USDA has upped its commitment to building small farms and locally grown food with a program started in 2009 called “Know Your Farmer, Know Your Food.” Boosting food hubs like Common Market has been one of its priorities. There isn’t good data yet on locally grown food sales, but USDA says it has touched almost 3,000 separate projects.
Agriculture Secretary Tom Vilsack says it’s a part of a government effort to revitalize rural areas, which have been losing population — and important political clout.
“It’s all designed to reconnect people with the food that they consume so that there is a better appreciation, a greater appreciation, for the amazing story of American agriculture regardless of what production system you favor, or what sized operation you have,” he says.
Haile Johnston says he co-founded Common Market in 2008 after seeing how little farmers were making at wholesale and how much customers were paying for the same foods in the city.
“The two anchors of the chain, the producers and consumers, are really the most marginalized in this system,” he said.
Johnston says hospitals like Jefferson, along with schools, were a part of their model from the start because they could be a steady source of business and serve a large number of low-income people who may not have much access to produce.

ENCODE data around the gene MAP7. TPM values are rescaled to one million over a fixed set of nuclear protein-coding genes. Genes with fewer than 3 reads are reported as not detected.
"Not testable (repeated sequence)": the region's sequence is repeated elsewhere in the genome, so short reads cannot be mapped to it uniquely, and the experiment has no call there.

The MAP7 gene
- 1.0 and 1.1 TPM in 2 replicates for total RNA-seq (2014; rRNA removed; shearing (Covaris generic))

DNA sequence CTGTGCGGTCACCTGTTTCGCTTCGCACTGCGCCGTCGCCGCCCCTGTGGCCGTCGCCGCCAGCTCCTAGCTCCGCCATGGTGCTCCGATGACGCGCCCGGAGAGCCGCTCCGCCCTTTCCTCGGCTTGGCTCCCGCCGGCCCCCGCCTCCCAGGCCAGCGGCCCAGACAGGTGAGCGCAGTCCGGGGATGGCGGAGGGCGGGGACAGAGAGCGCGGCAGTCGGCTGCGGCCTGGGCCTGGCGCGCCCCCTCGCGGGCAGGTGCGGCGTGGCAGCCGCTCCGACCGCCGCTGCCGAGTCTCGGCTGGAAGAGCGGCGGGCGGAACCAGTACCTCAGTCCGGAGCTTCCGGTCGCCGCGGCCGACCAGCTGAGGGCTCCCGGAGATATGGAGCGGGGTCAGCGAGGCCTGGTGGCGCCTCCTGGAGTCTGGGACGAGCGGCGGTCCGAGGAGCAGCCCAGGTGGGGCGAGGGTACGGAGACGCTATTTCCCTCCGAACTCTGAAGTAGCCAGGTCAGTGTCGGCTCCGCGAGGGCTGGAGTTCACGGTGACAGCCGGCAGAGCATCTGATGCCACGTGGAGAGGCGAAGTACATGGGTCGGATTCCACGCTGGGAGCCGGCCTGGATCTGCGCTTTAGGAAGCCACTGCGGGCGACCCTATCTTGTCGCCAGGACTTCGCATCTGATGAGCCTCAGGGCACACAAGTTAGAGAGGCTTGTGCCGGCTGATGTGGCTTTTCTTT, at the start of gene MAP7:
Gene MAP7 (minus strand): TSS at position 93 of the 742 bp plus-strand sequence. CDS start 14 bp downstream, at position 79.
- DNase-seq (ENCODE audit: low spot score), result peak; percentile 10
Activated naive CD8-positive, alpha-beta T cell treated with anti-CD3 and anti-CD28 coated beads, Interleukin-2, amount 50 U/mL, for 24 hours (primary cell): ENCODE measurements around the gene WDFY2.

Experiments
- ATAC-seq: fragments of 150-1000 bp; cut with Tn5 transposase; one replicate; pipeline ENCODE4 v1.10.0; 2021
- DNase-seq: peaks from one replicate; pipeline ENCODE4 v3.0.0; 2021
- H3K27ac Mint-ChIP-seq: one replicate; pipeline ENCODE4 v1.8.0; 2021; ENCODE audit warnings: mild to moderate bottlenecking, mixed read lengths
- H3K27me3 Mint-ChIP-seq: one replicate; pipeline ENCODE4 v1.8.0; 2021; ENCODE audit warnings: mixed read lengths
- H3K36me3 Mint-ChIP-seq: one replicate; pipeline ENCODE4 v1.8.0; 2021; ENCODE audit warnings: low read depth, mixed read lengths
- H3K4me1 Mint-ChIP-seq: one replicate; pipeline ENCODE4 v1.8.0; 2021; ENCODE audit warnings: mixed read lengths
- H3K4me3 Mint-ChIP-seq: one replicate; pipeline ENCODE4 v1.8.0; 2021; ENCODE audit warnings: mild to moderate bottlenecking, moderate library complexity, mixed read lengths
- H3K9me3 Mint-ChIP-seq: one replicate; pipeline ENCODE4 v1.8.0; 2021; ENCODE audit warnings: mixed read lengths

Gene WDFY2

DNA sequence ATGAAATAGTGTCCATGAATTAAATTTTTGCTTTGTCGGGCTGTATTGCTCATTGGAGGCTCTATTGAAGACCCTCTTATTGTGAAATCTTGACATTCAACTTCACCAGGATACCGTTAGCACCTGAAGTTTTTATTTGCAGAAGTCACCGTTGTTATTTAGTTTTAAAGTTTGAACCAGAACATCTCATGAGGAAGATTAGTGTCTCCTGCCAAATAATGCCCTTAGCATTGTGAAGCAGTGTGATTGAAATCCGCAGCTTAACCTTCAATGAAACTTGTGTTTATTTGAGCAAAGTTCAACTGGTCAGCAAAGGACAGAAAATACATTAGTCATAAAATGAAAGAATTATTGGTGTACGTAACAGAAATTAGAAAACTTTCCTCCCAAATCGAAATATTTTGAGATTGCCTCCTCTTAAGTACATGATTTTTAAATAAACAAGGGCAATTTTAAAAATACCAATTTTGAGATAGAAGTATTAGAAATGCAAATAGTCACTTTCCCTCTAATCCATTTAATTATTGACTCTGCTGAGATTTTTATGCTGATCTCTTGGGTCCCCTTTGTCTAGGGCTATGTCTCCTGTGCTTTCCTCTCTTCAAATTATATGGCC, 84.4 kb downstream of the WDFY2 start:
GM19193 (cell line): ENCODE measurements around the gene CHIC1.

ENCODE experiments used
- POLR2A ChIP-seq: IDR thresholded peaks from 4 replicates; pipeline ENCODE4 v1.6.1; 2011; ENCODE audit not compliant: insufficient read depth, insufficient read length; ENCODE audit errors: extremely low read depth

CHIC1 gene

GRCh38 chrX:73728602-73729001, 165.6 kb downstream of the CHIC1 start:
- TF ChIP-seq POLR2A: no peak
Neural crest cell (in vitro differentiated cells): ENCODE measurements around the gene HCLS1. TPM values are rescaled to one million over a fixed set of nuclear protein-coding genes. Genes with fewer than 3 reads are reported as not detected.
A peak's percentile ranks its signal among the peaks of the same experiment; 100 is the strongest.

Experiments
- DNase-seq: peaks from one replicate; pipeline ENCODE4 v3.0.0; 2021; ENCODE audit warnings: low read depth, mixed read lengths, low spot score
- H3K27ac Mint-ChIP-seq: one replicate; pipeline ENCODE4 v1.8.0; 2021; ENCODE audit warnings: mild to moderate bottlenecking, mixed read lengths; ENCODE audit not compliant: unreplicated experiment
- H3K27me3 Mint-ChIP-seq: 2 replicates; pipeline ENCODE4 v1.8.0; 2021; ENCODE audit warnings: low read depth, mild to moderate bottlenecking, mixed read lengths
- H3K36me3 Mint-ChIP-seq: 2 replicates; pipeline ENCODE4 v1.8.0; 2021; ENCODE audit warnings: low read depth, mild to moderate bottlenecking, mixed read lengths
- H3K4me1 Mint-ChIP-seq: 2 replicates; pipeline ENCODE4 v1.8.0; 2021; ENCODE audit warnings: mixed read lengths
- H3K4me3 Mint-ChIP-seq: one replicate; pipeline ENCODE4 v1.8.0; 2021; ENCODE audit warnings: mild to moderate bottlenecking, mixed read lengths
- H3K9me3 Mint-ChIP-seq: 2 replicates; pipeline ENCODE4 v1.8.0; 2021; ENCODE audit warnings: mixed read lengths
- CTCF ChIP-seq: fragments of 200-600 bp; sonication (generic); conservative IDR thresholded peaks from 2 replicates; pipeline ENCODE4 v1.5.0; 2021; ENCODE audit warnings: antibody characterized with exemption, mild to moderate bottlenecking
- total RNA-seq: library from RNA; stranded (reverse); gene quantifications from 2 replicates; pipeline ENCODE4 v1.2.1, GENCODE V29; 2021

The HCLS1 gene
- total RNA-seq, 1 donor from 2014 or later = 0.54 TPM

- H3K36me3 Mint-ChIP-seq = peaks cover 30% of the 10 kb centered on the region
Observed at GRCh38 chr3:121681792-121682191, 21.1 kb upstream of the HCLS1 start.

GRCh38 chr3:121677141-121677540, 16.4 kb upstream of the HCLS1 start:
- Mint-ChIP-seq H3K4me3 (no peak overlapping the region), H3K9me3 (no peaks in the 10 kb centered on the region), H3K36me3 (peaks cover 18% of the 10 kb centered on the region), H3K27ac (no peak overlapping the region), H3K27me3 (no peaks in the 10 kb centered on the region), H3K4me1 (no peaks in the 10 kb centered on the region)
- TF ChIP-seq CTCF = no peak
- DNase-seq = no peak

In 2008, Common Market generated $125,000 in sales. This year, the organization is set to surpass $2.5 million — all money reinvested into the nonprofit. Last year, Common Market received a $300,000 USDA grant designed to improve access to healthier foods in low-income communities.
New York City’s Greenmarket Co. and Detroit’s Eastern Market are running similar models, both with help from USDA. Like Common Market’s, their customers are varied, from large institutions to grocery stores, restaurants and farmers markets in low-income areas.
USDA has helped these hubs and farmers that supply them with research dollars, technical support, microloans, infrastructure such as hoop houses for winter growth and help buying equipment. USDA also facilitates farm-to-school programs and has heavily invested in promoting farmers markets.
In Mississippi, Wal-Mart has started buying purple hull peas — similar to black-eyed peas — directly from farmers in the Mississippi Delta, a deal cemented with USDA help. One of the farmers, Charles Houston, says the checks from Wal-Mart have helped many of his area’s small farms survive, paying for new irrigation and infrastructure.
Ron McCormick, Wal-Mart’s senior director of sustainable agriculture, says many of the company’s distributors are getting into the local game. The company, the nation’s largest retailer, pledged to double its share of locally grown foods between 2009 and 2015.
Consumers are continuing to want more of it. Consumer and market research company Hartman Group found that nearly a third of consumers bought more local products than in the previous year.
Dan Carmody of Detroit’s Eastern Market says he compares local foods to the craft brew industry — once on the sidelines, it’s now making a dent in the country’s beer sales.
“You see the same thing happening in food,” he says. “It’s really changing the narrative.”